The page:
One limitation of our study is that we used a rat model. Due to the complexity of DNP and MDD, rat models cannot completely mimic the human symptoms. Moreover, multiple pathways and receptors are involved in the progression of these disorders, and there are drugs other than DHM that may also effectively treat these disorders, such as palmatine (19). Further mechanistic research into the interaction between DHM and the P2X7 receptor, including research with human subjects, is therefore required.

In conclusion, we showed that P2X7 receptors in the DRGs, spinal cord, and hippocampus participate in the transduction of DNP- and MDD-related signals. DHM decreases P2X7 receptor expression in rats with comordid DNP and MDD, down-regulates ERK1/2 pathway activation, and reduces the release of the inflammatory factors TNF-α and IL-1β. These effects ultimately alleviate DNP and depressive behaviors. We propose that DHM may be an effective new drug for treating patients with comorbid DNP and MDD.

Author Contributions

SG conducted the experiments with assistance from YS, HG, LL, CY, XW, LH, and WX. SG, WX, and YG contributed to the experimental design, data analysis and interpretation, and writing.

Funding

This study was supported by grants from the National Natural Science Foundation of China (nos. 81760152, 81460106, 81360136), Major Disciplines of Academic and Technical Leaders Project of Jiangxi Province (no. 20142BCB22001).

Conflict of Interest

The authors declare that the research was conducted in the absence of any commercial or financial relationships that could be construed as a potential conflict of interest.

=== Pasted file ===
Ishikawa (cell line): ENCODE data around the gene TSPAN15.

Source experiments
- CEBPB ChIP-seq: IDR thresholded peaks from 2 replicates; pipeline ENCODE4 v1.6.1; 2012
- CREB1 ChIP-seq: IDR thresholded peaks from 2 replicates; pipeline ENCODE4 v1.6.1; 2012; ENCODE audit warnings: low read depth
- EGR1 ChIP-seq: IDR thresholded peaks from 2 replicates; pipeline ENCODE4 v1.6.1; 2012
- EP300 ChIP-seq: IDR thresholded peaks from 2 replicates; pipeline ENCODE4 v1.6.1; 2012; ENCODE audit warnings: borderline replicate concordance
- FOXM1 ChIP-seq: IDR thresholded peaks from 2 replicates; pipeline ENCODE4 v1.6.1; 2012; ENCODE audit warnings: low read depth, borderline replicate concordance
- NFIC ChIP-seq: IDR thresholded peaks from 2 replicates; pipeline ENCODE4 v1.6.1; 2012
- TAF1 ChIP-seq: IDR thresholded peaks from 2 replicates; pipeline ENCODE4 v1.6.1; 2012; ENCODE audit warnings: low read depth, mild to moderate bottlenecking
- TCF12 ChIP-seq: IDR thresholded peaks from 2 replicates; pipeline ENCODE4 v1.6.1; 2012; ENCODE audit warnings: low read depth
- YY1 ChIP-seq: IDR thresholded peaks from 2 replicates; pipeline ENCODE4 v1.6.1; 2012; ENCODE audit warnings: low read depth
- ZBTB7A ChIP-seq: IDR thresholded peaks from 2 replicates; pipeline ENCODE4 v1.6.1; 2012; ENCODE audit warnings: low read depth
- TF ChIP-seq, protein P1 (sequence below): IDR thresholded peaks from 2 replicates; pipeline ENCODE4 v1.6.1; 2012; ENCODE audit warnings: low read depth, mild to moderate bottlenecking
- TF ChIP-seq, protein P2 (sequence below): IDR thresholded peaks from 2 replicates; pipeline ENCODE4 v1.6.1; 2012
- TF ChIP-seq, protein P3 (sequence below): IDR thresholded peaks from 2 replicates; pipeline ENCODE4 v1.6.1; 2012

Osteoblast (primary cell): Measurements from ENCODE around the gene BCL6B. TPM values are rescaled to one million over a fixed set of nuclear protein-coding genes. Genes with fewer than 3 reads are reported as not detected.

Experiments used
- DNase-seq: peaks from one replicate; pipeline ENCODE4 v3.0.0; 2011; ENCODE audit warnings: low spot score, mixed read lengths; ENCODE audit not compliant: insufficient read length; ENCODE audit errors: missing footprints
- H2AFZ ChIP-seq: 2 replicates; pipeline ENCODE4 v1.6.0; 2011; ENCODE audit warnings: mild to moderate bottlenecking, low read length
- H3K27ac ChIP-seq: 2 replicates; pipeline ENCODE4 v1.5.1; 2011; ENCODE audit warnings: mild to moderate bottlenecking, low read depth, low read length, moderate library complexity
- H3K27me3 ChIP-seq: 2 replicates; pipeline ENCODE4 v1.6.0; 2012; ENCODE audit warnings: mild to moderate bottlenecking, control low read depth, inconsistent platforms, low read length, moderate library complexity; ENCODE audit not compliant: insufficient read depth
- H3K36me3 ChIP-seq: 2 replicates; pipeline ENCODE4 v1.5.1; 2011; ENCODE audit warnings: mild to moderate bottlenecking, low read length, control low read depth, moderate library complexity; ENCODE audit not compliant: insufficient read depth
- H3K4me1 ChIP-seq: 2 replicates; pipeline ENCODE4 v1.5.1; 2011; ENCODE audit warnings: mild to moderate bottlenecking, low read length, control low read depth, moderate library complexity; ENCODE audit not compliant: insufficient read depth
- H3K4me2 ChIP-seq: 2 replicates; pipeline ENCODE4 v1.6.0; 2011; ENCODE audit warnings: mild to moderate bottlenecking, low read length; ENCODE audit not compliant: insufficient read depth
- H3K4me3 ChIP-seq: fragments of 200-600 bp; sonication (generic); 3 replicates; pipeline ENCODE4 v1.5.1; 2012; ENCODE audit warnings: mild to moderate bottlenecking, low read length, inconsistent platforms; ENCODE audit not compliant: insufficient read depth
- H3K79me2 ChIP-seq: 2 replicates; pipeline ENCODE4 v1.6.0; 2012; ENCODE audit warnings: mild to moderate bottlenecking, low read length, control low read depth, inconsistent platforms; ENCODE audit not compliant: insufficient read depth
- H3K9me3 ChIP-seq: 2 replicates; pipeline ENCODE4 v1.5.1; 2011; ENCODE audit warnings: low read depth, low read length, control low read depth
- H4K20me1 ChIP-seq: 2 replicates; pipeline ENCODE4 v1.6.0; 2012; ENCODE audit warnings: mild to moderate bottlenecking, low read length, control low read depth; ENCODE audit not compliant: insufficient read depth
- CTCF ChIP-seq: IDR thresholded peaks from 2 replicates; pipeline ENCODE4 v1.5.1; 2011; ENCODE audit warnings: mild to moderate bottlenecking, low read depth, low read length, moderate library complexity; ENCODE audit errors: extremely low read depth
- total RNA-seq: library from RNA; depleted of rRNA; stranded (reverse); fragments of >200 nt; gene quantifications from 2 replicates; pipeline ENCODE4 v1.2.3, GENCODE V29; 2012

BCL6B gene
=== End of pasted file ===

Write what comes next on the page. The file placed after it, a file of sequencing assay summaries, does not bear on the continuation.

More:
Acknowledgments

We thank Prof. Shangdong Liang and Prof Guodong Li for assisting us in the experimental design.

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Keywords: dihydromyricetin, P2X7 receptor, diabetic neuropathic pain, major depressive disorder, dorsal root ganglion, spinal cord, hippocampus

Citation: Guan S, Shen Y, Ge H, Xiong W, He L, Liu L, Yin C, Wei X and Gao Y (2019) Dihydromyricetin Alleviates Diabetic Neuropathic Pain and Depression Comorbidity Symptoms by Inhibiting P2X7 Receptor. Front. Psychiatry 10:770. doi: 10.3389/fpsyt.2019.00770

Received: 13 September 2018; Accepted: 24 September 2019;
Published: 18 October 2019.

Edited by:

James Alan Bourgeois, Baylor Scott and White Health, United States

Reviewed by:

Yong Tang, Chengdu University of Traditional Chinese Medicine, China
Chamindi Seneviratne, University of Maryland, Baltimore, United States

Copyright © 2019 Guan, Shen, Ge, Xiong, He, Liu, Yin, Wei and Gao. This is an open-access article distributed under the terms of the Creative Commons Attribution License (CC BY). The use, distribution or reproduction in other forums is permitted, provided the original author(s) and the copyright owner(s) are credited and that the original publication in this journal is cited, in accordance with accepted academic practice. No use, distribution or reproduction is permitted which does not comply with these terms.

*Correspondence: Yun Gao, gaoyun@ncu.edu.cn